See? Now you’ll see why athletes get tired of writers and their idiotic questions. I know I do when I listen to press conferences.

  22. Slim Charles says: Nov 30, 2010 11:42 AM

    Yeah, the only fans that get angry about this are ones with no lives outside of sports. I hate when my team loses, but am not naive enough to think that some people just don’t play it for the money. They’re employees at a job and a source of entertainment.

    The people that get fired up about this are the same mouthbreathers that insult athletes they’ve never met on twitter.

  23. savocabol1 says: Nov 30, 2010 11:44 AM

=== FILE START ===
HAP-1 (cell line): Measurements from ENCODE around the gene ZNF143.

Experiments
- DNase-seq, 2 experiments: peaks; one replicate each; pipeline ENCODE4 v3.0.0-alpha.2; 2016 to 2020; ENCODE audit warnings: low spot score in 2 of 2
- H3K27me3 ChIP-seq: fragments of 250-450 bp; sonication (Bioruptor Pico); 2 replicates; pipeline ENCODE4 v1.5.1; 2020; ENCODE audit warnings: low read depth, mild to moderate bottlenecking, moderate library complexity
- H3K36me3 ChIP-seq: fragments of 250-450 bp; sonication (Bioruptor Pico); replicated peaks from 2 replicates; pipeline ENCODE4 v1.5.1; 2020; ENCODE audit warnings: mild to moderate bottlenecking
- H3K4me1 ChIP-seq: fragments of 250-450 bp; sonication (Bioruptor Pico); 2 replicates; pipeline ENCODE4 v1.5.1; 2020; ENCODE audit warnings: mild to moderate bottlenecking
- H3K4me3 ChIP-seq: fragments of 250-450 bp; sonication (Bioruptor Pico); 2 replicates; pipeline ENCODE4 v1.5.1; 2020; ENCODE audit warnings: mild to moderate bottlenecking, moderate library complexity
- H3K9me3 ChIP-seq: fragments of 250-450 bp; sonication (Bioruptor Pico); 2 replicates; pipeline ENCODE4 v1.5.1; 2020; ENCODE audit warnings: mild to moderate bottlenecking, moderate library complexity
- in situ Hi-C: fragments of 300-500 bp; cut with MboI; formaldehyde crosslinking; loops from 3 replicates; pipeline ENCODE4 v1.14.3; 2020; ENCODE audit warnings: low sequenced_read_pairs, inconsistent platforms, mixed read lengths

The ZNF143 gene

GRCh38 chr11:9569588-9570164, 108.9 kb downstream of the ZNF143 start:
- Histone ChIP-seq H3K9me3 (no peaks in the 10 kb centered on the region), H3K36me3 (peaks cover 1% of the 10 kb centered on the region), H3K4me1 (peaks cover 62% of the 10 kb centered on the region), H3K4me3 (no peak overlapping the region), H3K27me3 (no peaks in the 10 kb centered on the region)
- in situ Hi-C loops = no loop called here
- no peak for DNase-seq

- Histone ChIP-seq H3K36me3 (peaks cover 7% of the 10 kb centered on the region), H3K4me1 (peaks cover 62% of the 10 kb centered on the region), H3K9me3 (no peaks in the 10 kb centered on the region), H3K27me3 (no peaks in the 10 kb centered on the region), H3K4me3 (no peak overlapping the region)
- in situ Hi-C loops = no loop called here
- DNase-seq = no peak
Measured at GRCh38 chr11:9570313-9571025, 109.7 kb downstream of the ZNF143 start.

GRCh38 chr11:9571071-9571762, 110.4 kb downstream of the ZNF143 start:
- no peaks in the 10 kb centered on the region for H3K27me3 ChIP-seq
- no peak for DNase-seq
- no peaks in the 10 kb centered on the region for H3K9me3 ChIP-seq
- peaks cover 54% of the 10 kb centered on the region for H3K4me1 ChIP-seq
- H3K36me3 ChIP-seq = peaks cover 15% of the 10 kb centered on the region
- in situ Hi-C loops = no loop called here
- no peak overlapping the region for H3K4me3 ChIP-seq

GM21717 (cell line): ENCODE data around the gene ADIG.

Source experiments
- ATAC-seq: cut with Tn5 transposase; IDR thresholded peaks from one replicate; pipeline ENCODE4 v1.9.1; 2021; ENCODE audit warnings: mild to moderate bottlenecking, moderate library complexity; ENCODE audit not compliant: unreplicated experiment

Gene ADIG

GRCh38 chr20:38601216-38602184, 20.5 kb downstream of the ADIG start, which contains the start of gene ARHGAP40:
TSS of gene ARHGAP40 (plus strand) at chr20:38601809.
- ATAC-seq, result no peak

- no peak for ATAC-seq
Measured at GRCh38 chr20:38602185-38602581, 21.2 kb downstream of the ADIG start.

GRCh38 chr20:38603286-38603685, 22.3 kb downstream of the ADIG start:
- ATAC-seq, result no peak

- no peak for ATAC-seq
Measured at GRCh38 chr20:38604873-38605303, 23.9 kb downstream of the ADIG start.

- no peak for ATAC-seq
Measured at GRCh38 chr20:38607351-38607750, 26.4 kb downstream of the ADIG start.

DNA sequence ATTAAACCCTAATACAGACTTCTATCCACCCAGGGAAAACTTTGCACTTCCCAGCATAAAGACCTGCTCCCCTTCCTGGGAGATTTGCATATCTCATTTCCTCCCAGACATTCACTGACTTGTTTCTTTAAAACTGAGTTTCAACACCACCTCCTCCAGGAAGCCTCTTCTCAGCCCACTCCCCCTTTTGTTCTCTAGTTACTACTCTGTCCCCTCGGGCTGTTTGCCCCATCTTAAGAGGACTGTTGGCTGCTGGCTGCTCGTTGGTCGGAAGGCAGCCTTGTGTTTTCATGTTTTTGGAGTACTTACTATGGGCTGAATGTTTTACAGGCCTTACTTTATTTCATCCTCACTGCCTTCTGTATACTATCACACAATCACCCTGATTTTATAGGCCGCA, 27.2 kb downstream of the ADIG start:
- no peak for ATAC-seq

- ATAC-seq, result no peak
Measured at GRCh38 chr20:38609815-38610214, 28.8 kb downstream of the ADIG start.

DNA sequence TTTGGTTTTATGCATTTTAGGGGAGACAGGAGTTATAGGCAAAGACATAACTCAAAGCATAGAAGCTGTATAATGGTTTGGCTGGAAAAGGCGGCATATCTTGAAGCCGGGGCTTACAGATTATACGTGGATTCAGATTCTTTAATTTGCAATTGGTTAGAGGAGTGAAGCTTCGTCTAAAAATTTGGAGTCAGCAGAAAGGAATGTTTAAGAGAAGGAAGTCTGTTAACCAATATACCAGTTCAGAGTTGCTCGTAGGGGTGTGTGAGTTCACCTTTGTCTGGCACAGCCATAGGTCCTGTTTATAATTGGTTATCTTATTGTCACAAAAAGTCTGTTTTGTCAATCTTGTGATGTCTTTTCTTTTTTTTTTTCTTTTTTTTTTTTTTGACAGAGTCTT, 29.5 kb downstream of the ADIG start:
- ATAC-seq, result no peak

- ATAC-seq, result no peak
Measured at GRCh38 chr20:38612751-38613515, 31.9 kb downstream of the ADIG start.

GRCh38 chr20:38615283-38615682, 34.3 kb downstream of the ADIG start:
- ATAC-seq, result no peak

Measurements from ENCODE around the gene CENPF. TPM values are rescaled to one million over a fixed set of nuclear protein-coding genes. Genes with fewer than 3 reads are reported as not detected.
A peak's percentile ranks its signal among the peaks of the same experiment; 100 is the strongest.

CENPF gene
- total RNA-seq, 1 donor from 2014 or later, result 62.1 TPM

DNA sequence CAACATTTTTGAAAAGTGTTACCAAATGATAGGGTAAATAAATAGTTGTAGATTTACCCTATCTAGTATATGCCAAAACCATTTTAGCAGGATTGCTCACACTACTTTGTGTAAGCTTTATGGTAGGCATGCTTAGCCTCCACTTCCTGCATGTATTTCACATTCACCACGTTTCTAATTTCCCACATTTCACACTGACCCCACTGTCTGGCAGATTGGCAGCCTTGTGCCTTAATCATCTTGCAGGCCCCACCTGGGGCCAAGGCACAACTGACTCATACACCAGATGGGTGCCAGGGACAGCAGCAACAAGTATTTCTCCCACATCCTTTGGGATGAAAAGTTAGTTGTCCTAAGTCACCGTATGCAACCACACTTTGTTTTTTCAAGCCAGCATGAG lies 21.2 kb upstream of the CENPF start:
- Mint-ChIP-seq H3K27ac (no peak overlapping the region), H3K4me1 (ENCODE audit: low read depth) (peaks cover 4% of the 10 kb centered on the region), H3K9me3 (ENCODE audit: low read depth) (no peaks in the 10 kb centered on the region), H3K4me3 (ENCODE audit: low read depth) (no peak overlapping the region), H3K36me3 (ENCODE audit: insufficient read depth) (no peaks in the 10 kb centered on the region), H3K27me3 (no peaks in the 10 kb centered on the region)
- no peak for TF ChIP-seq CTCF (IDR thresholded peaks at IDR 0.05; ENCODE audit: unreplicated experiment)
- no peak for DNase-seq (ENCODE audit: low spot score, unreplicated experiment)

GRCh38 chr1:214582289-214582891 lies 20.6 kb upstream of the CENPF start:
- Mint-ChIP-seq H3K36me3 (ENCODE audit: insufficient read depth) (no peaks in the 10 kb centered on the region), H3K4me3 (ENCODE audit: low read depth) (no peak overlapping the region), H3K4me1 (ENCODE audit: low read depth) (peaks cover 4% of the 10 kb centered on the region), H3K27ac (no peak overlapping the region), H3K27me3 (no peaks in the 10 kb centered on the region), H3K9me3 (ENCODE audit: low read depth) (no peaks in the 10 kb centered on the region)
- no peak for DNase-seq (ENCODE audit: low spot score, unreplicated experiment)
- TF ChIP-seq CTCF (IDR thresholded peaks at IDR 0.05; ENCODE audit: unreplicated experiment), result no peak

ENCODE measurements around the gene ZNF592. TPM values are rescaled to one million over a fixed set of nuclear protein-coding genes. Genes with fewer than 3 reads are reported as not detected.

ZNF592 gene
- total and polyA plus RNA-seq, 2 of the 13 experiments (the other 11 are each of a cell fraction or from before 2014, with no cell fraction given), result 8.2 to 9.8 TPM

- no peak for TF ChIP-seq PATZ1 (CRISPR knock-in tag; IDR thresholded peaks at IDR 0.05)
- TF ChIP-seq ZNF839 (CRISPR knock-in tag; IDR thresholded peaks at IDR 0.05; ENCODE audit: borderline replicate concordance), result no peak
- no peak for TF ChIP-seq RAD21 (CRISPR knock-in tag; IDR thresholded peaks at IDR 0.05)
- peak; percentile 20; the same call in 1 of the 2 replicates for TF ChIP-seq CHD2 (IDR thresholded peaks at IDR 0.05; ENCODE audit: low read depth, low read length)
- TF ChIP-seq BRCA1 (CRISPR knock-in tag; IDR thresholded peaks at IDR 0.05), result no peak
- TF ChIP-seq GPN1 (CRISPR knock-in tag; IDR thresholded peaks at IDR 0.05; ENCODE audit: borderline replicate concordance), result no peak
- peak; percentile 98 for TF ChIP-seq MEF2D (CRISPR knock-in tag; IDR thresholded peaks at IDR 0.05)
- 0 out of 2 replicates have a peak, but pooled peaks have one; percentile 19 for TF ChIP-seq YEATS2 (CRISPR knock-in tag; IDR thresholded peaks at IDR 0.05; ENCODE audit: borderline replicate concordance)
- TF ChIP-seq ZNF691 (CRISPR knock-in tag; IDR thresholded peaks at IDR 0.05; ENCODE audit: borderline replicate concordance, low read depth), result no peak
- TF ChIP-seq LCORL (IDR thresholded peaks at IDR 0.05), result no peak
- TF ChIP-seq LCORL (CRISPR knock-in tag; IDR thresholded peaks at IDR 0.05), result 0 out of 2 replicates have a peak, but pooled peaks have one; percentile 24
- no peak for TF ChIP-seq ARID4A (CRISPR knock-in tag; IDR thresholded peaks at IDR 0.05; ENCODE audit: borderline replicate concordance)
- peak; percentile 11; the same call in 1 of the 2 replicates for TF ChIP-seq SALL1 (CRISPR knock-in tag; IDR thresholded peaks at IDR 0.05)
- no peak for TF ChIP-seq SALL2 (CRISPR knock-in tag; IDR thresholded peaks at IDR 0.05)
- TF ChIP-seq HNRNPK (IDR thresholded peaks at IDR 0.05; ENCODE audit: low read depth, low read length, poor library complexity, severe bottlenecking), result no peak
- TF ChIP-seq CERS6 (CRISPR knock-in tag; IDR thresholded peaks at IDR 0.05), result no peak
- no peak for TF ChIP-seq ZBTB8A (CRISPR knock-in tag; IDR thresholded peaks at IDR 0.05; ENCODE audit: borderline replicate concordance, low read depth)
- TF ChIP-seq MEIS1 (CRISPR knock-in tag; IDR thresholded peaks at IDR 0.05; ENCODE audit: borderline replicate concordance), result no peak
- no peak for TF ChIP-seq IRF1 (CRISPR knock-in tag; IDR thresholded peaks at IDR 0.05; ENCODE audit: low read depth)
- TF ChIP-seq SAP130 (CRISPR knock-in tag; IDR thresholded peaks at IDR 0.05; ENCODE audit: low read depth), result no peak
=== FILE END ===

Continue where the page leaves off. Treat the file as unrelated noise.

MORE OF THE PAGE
“After the game, a reporter posed a fair and appropriate question to Anderson about the situation. And Anderson opted to fly off the handle about it.”

    He asked them what they were talking about when DA was smiling. How is that appropriate/relevant to the game of football? You guys are just fishing for a story to try to create something. Discussing what two people are talking about on the bench has no relevance to the game that was played.

  24. rayjayjohnsonjr says: Nov 30, 2010 11:44 AM

    Different time, different place, but for some reason I just can’t see Bart Starr, Johnny U, Dan Marino and the likes acting that way, either on the bench or during a post game question and answer session. I doubt if Anderson will ever have to worry about being postively compared to guys like them. What a jerk.

  25. bbb82 says: Nov 30, 2010 11:47 AM

    I don’t think the issue is the laughing. The issue is that DA went all Ryan Leaf on a reporter that was asked a question respectfully.

  26. 8man says: Nov 30, 2010 11:48 AM